Globe and Mail Update
Saturday, August 11, 2001
Drug use in Toronto
- Seventy-to-90 per cent of crimes in Canada are related to drug or alcohol abuse, according to Statistics Canada.
- The RCMP estimates that the potential demand for heroin in Canada ranges between one and two tonnes annually.
- On Sept. 2, 2000, RCMP seized 93-kilograms of heroin at the port of Vancouver - their largest seizure for the year. The second-largest seizure came just five days earlier, when RCMP halted 57 kilograms of heroin in Toronto that had first entered the country in Vancouver.
- Vancouver has an estimated 10,000 IV drug users, according to the Vancouver Coalition for Drug Control. Property crime is up 66 per cent in the city - a 34-per-cent rise in the last five years, the same group reports.
- British Columbia is currently experiencing the western world's worst reported HIV and hepatitis C (HCV) epidemic among injection drug users. Of British Columbia's estimated 15,000 injection drug users, some 90 per cent are HCV-positive and 25 to 30 per cent are HIV-positive.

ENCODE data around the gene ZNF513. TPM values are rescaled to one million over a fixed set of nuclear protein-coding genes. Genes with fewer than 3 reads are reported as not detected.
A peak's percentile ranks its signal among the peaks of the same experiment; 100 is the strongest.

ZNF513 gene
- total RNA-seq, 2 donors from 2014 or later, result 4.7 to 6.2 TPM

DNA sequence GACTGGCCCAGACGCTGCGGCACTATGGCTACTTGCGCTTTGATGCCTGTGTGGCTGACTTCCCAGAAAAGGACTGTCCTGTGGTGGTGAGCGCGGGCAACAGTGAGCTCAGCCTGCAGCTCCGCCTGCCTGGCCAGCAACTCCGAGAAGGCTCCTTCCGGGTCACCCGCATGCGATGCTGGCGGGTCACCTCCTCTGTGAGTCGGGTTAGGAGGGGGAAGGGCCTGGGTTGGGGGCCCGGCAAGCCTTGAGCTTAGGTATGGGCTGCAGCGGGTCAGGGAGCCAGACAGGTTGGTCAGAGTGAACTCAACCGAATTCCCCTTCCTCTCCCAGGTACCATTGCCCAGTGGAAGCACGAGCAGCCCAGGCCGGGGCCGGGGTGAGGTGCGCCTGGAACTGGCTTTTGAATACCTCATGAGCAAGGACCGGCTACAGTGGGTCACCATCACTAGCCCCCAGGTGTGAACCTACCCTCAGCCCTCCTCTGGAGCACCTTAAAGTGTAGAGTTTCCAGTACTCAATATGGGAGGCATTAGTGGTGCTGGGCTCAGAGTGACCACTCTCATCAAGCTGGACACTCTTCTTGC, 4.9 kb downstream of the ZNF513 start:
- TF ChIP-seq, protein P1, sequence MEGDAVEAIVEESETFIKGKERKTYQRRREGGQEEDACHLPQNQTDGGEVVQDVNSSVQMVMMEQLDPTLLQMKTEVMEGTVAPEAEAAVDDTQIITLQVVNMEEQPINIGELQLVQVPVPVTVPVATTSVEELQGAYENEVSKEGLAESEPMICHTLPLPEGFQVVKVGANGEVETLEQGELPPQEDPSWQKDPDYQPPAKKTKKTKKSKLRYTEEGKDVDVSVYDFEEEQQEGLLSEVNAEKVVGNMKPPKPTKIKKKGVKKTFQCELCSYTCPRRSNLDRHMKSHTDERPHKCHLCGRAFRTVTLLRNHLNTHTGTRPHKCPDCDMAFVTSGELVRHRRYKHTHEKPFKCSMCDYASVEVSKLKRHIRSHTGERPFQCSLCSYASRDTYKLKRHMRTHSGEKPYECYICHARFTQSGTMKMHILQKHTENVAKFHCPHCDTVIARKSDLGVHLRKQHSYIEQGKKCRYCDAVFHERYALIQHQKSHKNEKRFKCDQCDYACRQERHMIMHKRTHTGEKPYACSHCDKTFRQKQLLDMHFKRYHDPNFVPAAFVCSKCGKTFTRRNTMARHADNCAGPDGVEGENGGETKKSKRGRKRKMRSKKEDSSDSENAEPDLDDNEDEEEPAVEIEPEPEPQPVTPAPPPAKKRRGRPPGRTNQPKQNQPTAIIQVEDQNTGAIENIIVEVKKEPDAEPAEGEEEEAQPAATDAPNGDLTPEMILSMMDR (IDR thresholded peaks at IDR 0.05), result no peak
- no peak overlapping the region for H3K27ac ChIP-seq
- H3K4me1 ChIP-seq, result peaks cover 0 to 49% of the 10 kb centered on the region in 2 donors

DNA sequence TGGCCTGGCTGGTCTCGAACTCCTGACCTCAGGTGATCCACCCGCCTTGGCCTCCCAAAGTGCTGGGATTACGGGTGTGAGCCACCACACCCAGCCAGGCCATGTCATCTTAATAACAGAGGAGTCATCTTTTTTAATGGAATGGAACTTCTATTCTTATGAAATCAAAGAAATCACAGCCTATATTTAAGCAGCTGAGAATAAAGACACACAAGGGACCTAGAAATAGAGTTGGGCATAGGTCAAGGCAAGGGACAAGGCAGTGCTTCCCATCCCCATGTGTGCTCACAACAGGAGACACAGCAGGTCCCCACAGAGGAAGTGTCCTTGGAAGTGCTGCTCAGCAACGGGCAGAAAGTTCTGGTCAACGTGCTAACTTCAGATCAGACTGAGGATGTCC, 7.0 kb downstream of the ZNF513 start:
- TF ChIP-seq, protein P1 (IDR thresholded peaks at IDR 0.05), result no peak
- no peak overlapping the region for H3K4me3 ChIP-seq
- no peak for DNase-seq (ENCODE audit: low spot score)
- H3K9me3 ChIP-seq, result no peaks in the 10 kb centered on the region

- Since 1993, Vancouver has averaged 147 illicit drug overdose deaths per year. Estimated direct costs from law enforcement and healthcare related to injection drug use and HIV/AIDS in British Columbia are $96-million annually. The cost of enforcement is 4.5 times higher than the cost of treatment, the Vancouver coalition for crime prevention and drug treatment reports.
- In 1998, there were 36 heroin-related deaths in Toronto, down from 40 in 1990. In total, 155 people died from drug-related causes in Toronto that same year, according to the city's 2000 report.
- Approximately 2.8-million Canadians indicate they have a family member with a drug problem, the Vancouver Coalition for Drug Control reports.
- Cannabis offences accounted for three-quarters of all drug-related crime. More than two-thirds of these were for possession. Increases were also seen in the rate of cocaine offences (+6 per cent) and other drug offences (+12 per cent). Heroin offences dropped 8 per cent, Statistics Canada reported in its 2000 Crime Statistics report.
- Approximately 180-million people worldwide (4.2 per cent of people aged 15 and older) consumed illicit drugs in the late 1990s. Of those, 9 million were heroin users, according to the UN Office for Drug Control and Crime Prevention's 2000 report. The most widely consumed drug is cannabis, with approximately 144-million people using it worldwide, the same report concluded.